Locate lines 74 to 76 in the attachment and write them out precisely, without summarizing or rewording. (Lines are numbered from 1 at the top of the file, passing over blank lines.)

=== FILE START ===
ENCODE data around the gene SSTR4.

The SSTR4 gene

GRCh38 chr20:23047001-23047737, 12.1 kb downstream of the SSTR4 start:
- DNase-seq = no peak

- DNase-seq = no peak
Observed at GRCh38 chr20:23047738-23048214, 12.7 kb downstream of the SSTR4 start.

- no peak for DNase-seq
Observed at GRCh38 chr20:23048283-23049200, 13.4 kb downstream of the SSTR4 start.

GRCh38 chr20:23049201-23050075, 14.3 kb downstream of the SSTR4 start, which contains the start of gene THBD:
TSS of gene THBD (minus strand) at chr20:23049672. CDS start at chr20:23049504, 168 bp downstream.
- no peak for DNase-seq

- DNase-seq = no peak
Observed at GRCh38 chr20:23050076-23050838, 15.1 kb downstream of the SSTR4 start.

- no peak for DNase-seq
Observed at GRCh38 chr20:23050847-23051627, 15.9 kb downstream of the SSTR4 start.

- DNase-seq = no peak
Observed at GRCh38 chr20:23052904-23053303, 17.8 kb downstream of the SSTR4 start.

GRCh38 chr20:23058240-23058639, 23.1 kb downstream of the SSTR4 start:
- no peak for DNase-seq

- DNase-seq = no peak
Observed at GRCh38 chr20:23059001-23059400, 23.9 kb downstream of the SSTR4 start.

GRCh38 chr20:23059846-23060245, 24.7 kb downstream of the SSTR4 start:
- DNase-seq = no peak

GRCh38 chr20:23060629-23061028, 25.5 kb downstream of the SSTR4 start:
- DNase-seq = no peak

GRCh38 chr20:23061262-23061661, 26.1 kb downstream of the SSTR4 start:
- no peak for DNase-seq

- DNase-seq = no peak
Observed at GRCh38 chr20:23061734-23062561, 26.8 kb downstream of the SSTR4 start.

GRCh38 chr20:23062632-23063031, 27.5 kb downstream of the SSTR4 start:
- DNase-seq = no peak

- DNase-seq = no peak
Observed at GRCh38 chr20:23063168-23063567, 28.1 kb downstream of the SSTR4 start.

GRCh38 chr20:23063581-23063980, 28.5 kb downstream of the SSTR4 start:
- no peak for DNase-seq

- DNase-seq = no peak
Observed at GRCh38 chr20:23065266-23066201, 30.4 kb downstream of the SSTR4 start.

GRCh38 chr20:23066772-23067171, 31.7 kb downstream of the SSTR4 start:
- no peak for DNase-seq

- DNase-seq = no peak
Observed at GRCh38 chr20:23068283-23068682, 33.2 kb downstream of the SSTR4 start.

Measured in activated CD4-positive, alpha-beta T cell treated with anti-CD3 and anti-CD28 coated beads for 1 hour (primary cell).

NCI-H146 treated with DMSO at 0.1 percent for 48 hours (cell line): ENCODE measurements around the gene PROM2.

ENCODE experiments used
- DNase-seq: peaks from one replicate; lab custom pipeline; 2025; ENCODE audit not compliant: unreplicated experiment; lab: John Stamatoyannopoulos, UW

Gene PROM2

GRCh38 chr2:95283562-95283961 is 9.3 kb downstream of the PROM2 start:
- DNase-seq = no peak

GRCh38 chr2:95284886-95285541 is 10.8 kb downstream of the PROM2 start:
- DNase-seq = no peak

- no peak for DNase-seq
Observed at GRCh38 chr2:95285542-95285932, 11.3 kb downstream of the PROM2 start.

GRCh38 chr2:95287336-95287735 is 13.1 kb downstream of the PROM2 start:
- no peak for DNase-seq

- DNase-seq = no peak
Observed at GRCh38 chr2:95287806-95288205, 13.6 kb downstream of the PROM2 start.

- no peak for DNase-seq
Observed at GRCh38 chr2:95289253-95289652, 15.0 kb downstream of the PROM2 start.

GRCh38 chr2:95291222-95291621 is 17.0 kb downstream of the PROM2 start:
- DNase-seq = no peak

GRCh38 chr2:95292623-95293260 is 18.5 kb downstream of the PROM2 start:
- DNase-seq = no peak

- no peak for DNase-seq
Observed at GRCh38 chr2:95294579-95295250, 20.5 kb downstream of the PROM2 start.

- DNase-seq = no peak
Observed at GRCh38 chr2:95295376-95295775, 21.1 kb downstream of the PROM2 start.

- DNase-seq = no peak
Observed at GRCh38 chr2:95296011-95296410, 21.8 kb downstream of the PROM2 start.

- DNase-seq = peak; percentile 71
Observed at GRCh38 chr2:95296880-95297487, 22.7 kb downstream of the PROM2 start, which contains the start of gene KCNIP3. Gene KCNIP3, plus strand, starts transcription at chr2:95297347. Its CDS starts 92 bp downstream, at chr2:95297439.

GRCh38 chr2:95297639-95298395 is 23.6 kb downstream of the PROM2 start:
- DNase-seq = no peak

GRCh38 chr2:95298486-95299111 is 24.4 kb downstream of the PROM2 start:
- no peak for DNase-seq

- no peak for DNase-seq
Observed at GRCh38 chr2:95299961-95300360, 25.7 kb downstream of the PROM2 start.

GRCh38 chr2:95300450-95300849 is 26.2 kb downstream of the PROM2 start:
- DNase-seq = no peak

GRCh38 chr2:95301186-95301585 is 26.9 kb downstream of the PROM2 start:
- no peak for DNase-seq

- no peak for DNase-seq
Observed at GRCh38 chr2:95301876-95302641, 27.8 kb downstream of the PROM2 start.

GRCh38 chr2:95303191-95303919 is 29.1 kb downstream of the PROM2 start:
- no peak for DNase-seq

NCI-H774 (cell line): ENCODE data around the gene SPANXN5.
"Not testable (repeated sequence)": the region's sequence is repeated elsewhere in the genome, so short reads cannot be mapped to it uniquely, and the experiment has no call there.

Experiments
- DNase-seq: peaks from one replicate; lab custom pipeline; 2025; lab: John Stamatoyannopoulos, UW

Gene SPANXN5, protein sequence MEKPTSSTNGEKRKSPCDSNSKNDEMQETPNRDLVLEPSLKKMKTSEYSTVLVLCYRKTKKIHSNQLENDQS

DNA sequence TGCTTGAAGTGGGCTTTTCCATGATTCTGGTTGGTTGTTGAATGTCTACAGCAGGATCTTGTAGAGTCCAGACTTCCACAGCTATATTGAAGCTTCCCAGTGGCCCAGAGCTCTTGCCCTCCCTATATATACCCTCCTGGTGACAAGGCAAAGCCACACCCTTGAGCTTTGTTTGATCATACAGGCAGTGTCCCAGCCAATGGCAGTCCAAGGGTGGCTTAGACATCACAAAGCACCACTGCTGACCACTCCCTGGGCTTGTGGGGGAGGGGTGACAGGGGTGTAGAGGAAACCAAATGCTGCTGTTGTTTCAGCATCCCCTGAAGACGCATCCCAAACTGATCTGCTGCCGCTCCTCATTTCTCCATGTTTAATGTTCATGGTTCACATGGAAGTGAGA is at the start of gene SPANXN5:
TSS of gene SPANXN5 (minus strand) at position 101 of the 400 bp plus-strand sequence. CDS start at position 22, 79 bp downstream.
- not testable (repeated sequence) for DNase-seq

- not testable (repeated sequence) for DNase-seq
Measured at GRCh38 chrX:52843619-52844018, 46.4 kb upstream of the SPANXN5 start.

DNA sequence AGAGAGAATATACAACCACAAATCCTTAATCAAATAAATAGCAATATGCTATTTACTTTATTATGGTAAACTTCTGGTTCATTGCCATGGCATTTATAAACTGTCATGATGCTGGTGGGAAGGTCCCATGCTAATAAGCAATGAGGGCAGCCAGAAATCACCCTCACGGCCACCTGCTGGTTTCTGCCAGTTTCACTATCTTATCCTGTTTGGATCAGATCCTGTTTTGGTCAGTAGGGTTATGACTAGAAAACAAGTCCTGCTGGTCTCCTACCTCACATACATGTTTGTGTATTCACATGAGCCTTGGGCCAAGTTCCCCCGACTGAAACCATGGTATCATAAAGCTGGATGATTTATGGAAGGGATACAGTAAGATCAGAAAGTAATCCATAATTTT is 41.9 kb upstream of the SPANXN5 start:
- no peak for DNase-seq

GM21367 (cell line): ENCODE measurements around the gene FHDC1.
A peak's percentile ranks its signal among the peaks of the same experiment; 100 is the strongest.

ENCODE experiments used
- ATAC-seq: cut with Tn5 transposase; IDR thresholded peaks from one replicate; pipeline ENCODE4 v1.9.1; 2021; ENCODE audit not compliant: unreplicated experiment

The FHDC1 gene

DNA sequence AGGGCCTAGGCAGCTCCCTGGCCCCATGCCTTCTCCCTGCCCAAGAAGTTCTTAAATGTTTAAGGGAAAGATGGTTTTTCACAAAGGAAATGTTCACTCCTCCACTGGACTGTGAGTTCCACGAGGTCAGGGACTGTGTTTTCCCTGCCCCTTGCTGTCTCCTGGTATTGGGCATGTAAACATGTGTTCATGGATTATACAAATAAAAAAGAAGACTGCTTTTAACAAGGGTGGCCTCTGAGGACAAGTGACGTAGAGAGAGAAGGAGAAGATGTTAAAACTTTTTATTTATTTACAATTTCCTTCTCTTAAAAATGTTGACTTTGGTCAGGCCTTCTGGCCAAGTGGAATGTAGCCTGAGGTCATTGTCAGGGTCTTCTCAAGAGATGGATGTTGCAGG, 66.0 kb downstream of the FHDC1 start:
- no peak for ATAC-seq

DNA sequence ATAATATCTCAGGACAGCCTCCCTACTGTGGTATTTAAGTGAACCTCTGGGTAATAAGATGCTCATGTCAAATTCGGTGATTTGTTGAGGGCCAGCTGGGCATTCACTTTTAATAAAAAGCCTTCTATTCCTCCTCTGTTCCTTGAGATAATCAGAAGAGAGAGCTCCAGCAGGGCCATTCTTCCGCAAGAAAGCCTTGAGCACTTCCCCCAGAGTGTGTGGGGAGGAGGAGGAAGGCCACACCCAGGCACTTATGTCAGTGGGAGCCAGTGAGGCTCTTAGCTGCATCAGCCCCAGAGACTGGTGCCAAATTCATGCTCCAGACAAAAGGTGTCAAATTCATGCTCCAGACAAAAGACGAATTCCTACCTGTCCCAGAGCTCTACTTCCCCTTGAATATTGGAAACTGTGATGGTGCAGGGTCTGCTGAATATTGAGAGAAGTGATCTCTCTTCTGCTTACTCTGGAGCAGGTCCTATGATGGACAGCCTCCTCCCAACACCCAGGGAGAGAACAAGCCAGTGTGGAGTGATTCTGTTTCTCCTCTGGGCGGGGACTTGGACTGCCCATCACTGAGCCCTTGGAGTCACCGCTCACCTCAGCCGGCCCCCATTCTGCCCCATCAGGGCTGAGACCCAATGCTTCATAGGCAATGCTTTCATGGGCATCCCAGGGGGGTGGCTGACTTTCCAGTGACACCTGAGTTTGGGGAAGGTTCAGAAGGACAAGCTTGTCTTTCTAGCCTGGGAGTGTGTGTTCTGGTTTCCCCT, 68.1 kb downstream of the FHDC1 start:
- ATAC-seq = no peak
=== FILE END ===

- no peak for DNase-seq

- no peak for DNase-seq
Observed at GRCh38 chr2:95299961-95300360, 25.7 kb downstream of the PROM2 start.